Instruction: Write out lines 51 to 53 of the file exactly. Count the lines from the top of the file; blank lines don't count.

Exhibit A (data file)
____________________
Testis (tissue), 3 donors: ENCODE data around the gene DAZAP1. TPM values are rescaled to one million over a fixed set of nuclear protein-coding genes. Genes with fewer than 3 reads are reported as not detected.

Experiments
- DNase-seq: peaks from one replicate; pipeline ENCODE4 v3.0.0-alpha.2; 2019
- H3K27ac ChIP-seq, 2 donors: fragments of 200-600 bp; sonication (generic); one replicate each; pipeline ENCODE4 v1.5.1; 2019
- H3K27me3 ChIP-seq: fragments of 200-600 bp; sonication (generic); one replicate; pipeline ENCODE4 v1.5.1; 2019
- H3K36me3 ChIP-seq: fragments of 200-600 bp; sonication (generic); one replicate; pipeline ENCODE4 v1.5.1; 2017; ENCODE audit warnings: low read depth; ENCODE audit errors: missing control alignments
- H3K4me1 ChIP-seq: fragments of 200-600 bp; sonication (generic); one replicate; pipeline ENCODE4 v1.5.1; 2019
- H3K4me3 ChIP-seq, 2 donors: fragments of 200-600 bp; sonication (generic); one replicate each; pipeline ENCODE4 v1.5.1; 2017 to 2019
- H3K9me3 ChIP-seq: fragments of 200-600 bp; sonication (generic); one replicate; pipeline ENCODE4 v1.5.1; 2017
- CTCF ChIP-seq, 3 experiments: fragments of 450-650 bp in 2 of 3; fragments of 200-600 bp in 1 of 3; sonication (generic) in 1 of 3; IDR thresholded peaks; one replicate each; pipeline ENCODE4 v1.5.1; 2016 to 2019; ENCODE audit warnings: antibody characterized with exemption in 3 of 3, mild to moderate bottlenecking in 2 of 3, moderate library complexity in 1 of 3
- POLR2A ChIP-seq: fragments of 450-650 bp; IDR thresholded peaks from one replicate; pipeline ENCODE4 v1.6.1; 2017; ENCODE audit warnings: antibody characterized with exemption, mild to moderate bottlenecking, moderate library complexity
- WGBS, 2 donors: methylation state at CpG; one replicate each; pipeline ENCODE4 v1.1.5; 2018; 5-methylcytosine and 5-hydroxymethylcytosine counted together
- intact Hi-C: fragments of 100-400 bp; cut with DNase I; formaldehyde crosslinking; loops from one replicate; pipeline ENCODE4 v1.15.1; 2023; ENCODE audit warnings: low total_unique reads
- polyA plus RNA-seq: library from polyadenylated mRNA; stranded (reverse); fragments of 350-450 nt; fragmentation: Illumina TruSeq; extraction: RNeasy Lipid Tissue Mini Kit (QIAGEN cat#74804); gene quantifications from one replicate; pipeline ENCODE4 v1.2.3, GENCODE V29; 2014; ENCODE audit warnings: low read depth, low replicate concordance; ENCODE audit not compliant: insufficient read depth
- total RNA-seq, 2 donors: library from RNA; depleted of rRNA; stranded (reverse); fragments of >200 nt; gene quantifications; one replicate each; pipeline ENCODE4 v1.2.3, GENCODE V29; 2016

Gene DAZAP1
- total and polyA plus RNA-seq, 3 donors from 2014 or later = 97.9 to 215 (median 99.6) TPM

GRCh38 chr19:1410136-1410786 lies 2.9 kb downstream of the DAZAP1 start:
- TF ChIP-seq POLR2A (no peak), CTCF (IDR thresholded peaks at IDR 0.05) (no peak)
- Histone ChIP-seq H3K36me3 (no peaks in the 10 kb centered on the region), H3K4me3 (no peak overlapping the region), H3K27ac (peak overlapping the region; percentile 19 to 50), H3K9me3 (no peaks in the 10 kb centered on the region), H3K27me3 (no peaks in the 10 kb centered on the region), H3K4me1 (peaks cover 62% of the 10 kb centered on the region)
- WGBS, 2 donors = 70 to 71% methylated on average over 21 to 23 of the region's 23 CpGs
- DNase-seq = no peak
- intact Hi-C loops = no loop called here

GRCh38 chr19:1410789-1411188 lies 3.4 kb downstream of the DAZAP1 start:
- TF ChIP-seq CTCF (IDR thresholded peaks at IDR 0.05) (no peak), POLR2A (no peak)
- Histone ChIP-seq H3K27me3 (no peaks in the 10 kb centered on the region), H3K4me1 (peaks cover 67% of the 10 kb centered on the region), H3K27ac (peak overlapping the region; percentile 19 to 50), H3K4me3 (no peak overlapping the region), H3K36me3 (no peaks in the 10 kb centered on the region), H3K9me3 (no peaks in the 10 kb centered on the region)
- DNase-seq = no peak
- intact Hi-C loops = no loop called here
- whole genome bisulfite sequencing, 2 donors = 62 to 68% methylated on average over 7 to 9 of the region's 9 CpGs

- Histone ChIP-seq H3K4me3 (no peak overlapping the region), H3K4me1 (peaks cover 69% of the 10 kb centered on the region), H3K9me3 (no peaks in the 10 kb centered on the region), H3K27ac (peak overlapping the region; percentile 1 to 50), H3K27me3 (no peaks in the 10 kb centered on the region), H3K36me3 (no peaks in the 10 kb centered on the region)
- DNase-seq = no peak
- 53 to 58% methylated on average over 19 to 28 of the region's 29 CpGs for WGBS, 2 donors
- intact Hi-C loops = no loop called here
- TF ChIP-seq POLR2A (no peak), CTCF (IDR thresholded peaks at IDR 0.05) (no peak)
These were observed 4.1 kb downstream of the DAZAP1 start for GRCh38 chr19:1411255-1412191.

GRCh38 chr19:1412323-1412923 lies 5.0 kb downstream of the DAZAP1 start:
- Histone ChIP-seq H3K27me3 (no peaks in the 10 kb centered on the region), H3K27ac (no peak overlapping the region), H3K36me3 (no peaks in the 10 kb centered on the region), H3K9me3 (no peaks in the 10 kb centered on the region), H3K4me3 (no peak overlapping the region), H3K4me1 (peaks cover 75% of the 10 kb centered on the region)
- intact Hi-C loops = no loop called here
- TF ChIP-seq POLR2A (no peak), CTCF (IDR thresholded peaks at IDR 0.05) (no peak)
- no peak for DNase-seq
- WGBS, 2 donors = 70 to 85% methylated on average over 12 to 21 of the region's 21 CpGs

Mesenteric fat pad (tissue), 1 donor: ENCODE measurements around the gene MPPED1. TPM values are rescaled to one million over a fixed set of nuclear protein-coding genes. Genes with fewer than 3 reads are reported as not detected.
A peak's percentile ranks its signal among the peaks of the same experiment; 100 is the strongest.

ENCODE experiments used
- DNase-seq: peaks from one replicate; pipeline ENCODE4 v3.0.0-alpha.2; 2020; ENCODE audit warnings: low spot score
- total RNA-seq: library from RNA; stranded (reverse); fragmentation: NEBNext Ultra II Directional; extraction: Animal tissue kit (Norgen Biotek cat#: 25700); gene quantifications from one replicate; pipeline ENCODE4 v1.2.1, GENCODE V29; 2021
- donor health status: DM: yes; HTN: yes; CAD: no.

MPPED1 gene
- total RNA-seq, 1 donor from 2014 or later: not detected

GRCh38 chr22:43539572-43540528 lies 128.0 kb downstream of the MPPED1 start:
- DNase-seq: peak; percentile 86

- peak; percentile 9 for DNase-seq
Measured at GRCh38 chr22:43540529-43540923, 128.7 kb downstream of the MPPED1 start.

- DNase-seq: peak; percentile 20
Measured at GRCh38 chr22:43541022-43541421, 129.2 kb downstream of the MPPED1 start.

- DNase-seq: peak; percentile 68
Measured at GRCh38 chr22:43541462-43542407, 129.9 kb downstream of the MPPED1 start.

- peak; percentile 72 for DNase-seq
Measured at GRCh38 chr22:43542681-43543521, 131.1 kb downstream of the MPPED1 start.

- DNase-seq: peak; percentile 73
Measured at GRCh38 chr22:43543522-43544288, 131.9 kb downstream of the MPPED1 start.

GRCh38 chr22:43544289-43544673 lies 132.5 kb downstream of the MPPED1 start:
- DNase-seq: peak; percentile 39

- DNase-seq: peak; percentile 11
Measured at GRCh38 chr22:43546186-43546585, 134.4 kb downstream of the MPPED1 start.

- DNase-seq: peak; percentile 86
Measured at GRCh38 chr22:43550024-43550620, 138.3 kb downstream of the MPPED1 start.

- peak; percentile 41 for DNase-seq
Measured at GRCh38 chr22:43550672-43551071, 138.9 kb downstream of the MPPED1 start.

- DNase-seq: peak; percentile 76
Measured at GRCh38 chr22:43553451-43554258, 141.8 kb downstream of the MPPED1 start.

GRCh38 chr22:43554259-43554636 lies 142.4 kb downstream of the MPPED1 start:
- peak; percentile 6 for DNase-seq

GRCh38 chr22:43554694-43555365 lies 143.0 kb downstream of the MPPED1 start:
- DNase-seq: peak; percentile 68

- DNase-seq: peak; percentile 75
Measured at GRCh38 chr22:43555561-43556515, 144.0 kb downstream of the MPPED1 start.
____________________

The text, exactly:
- DNase-seq: peak; percentile 86

- peak; percentile 9 for DNase-seq
Measured at GRCh38 chr22:43540529-43540923, 128.7 kb downstream of the MPPED1 start.